Let us begin by clarifying the exact meaning of the terms Supplier, Trading Partner and Customer as used in this chapter, so as to distinguish this business problem from other commercial interactions involving customers.
- Supplier. For the purposes of this chapter, a "supplier" is a company that sells product or services directly to another business. In this context we are not focusing on the business aspects of selling directly to a consumer. Through the rest of this chapter we will focus on how a supplier can sell more effectively to other businesses by taking advantage of electronic commerce via the Internet.
Note While this chapter focuses on business-to-business (B2B) interactions, suppliers often do market their products directly to consumer and business customers using retail Web sites, conventional paper catalogs, and/or a physical storefront.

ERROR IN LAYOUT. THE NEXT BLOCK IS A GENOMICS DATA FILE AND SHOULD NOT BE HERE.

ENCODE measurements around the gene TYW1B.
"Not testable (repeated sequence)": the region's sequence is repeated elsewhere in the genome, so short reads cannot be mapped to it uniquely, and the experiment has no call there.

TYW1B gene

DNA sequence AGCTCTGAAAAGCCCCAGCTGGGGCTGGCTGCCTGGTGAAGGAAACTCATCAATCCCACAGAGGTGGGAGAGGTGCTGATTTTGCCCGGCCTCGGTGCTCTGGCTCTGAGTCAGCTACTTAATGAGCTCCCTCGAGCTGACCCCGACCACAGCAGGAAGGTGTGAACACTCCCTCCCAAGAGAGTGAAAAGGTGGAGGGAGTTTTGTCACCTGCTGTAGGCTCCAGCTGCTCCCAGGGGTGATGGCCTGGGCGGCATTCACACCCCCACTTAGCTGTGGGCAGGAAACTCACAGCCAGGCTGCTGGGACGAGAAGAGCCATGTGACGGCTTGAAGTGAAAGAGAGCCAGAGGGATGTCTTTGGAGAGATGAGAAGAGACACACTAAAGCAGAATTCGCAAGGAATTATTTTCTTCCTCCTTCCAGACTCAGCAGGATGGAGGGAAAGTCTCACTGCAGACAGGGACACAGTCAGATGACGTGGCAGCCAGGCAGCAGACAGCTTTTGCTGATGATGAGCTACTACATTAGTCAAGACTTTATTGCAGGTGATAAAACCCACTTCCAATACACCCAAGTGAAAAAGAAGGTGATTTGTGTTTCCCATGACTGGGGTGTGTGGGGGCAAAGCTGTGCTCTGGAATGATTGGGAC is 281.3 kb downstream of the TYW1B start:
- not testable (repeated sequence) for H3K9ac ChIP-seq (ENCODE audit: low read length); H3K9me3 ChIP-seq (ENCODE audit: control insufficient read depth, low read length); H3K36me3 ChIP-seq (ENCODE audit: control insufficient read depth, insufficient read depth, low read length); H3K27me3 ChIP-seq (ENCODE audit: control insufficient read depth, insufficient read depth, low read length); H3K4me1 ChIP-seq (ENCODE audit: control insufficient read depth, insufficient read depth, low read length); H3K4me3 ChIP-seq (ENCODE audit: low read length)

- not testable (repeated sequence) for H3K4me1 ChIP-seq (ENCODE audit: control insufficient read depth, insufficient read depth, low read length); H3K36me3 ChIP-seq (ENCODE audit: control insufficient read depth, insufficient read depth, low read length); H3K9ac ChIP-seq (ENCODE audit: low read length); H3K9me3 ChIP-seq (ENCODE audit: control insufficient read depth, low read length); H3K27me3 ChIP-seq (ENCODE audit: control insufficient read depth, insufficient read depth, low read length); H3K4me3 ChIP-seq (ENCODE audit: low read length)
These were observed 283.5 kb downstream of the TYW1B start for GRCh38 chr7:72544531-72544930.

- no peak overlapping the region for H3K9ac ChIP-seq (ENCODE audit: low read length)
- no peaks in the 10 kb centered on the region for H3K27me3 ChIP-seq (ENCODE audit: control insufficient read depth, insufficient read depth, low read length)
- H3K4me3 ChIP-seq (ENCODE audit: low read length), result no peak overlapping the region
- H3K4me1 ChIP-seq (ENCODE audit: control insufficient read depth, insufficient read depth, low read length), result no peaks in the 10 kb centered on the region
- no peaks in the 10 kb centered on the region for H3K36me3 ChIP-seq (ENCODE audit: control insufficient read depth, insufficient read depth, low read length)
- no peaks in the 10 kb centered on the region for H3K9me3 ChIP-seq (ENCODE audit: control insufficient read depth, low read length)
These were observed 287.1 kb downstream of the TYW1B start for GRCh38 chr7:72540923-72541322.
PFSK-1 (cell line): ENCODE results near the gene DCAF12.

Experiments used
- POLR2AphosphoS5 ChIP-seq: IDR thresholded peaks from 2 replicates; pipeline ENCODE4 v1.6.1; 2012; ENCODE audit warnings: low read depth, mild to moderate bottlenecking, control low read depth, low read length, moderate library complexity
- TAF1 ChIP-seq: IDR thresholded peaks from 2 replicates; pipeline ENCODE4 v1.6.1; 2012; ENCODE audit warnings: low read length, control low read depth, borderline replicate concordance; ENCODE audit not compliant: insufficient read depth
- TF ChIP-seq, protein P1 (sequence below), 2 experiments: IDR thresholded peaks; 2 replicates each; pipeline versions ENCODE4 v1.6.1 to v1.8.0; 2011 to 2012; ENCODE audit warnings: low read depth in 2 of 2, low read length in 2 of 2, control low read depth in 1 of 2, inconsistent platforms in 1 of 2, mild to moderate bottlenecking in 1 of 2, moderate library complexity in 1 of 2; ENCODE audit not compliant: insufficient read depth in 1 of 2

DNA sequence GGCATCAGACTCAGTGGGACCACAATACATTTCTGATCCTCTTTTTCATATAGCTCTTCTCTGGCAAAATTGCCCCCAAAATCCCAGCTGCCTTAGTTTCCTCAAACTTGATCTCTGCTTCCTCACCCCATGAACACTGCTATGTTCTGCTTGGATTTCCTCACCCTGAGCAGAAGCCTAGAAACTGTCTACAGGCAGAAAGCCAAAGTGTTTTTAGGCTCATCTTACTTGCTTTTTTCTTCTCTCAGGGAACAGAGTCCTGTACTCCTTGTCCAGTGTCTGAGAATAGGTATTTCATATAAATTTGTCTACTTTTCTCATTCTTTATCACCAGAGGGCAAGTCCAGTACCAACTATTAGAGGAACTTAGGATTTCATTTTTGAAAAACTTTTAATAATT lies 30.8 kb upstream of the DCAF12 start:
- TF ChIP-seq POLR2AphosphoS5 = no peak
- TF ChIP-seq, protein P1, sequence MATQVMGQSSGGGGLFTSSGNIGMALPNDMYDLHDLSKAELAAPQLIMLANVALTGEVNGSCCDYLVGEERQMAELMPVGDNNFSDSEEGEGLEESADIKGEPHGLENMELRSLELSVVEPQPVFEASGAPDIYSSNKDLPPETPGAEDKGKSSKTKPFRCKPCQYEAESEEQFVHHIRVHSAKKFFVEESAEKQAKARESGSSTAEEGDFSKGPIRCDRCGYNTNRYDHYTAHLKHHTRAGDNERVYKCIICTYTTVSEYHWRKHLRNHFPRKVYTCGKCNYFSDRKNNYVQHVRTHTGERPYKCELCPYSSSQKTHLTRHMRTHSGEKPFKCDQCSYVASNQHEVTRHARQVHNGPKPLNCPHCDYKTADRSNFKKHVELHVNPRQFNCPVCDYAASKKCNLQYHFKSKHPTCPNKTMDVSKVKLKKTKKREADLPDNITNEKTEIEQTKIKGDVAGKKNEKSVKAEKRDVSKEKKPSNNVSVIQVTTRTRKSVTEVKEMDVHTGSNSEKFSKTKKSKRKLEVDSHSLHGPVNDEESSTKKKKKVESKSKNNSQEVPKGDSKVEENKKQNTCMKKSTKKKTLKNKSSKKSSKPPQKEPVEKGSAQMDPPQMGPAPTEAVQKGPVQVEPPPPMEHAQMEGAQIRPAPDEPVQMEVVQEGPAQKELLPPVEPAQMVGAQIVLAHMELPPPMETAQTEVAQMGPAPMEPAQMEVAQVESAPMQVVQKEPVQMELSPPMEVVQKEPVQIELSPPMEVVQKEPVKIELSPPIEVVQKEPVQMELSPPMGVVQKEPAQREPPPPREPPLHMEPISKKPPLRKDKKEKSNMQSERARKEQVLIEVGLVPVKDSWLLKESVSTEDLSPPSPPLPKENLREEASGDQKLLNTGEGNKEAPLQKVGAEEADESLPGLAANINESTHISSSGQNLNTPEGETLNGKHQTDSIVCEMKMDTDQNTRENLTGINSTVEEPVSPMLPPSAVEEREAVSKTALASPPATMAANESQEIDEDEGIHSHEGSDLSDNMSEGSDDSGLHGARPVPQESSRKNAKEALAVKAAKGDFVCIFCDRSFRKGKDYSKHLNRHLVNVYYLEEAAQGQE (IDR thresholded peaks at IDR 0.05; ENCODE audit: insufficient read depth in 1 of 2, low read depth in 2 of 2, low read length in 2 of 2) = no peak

- Trading partner. For the purposes of this chapter, "trading partners" are other companies that sell products on behalf of a supplier. Trading partners might be companies that are offering these products to their own employees, using a procurement system and are, in effect, buying the products themselves. Or trading partners might be companies that are offering the supplier's products to other companies and/or individuals. In any event, with respect to electronic product catalogs and purchase orders, suppliers interact directly with their trading partners, and only indirectly with the "customers" who are buying the products.
In order for a trading partner to know what products and/or services a supplier is selling, the supplier must provide the trading partner with an electronic version of their product catalog. When a customer uses a trading partner's buyer application to make a purchase from the supplier's catalog, the trading partner sends the supplier an electronic version of a purchase order, which the supplier fulfills using established procedures.